I am, in no sense of the word, dying. At the ripe age of 21, I likely have plenty of life ahead and plenty of time to do those things that we all dream about doing. I look at the trajectory of my life so far as a period that has been not only long but eventful. I still remember my 16th birthday, and one day, I’ll likely remember writing up this article. In creating my own form of a bucket list, I settle into this fact with a lovely sense of comfort. I list things I’d like to do one day, like own my own dog and visit Japan, knowing that I am on my way to such experiences. They may be tens of years or months away, but I am content as long as I check them off before I kick the bucket. This is the first prong to my approach—what one would probably see as the traditional concept of a bucket list. It revolves around ultimate goals and desires, depends on personal drive and hope, and is more based on the means than the end. Think: I’m going to do all these things, but how?

Things get a bit more complicated when you insert a global pandemic. Access and privilege prevent many from indulging in those dreams of travel and experience that many seek, and this is an unfortunate truth. Yet, Covid has at once exacerbated such inequalities and equalized many across planes of privilege. Think: I am banned from doing these things, so how do I do these things? The answer is, quite simply, you can’t.

I remind myself, now, that all is not lost because I won’t see Japan for another year. I’ll be okay without my own dog for a little while longer. This is undoubtedly a result of my own privilege, but it’s also a form of acceptance regarding the mutual situation we all find ourselves in. It’s not ideal, but it will one day pass to the ideal. For me, that ideal will be a medium-sized furry companion all my own. I just can’t have that right now. I therefore set this particular bucket list aside. I seal it in an envelope marked “For better days” and slide it to the back of my desk drawer. I take out a new sheet of paper and title it “For now.”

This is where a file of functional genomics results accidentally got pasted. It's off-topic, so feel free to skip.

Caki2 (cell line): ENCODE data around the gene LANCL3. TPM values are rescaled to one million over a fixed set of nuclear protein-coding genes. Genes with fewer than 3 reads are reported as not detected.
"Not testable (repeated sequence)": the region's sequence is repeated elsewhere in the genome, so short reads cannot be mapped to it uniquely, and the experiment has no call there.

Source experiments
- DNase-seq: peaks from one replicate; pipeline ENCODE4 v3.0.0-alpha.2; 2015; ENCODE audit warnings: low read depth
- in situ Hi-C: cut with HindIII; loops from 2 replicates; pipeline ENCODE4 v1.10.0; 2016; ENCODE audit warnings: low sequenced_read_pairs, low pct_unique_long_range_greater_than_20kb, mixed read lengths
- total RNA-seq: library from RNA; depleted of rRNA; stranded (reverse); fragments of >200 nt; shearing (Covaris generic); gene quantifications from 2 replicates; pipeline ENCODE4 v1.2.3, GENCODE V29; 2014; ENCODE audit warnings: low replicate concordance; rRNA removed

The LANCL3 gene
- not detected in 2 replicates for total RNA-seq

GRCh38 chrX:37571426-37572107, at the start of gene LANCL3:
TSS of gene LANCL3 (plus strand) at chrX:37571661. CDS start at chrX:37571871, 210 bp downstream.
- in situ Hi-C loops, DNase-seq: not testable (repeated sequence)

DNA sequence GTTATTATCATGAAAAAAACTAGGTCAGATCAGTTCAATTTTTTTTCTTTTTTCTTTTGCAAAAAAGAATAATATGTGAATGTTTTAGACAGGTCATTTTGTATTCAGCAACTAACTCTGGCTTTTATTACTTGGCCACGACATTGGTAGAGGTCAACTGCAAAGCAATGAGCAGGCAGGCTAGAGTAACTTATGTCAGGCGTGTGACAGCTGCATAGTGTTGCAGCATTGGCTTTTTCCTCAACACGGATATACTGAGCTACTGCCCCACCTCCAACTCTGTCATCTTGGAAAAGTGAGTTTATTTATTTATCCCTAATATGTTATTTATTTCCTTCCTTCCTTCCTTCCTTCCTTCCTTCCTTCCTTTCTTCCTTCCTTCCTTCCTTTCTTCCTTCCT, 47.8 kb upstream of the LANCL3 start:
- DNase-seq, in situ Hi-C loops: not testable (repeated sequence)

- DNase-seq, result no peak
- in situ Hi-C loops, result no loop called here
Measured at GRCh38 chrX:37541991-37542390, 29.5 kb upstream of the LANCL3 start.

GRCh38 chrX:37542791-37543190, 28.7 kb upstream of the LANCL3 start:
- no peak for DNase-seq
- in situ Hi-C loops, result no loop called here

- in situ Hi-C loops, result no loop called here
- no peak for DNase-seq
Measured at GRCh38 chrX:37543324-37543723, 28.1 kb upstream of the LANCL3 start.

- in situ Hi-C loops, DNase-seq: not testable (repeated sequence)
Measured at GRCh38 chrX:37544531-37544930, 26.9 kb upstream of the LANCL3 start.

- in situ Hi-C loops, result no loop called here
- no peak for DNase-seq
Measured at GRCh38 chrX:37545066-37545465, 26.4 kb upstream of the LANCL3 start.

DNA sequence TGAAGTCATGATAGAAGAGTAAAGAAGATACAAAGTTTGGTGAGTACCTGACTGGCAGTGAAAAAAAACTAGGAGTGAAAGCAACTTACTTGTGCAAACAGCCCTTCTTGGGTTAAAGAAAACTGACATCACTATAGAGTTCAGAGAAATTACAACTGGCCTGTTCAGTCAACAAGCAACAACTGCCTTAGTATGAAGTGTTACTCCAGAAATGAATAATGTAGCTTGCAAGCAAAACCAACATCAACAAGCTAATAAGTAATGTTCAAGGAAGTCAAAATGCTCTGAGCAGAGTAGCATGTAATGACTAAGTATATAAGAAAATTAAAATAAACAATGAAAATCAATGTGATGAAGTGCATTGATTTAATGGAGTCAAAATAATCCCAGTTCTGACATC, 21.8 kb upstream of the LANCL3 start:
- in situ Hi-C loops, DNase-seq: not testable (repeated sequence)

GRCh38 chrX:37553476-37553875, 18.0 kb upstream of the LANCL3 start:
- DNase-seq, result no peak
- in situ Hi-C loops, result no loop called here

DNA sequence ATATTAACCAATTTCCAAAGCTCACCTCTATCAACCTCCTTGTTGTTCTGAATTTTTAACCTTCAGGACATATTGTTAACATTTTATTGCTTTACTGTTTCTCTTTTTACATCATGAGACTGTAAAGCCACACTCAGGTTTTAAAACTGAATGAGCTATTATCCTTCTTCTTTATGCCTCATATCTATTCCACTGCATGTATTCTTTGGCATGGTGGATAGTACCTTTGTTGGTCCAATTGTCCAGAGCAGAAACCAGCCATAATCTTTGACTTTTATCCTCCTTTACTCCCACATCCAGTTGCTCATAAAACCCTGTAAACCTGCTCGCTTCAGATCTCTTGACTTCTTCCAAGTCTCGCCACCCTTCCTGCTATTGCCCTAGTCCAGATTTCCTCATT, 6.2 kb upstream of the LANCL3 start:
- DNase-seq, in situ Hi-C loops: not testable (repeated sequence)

This brings me to my final bucket list. It Is my mid-pandemic list that does not end in death, but the opening of my envelope for better days. It consists of those goals which drive my day-to-day life now: small tasks to remind me of passions that emerge even in the roughest of landscapes. I think this bucket list is easier read than over-explained.

Bucket List for Now:

  • Buy a new pair of shoes without feeling guilty about it
  • Unabashedly dip your feet in the Thames
  • Say no to plans you don’t want to go to and watch your favorite movie instead
  • Eat ice cream, do a face mask, and call it self care
  • Ask your favorite barista their name, then thank them
  • Call your parent or sibling and tell them how you’re really doing, whether its been a fantastic day or the worst in awhile
  • Take the train anywhere for a day
  • Ask that person you’ve been thinking of for a walk
  • Make a point to open your window more

Naturally, the list goes on. Perhaps, at this moment in time, bucket lists are not so much about reaching our highest heights. There is no better time to take small and unapologetically selfish leaps forward and put the uncertain question of “when?” aside. Think: what now? What next? Then grab a pen and have at it, knowing you’ll likely achieve more than The Bucket List ever did.

Image credit Photo by Glenn Carstens-Peters on Unsplash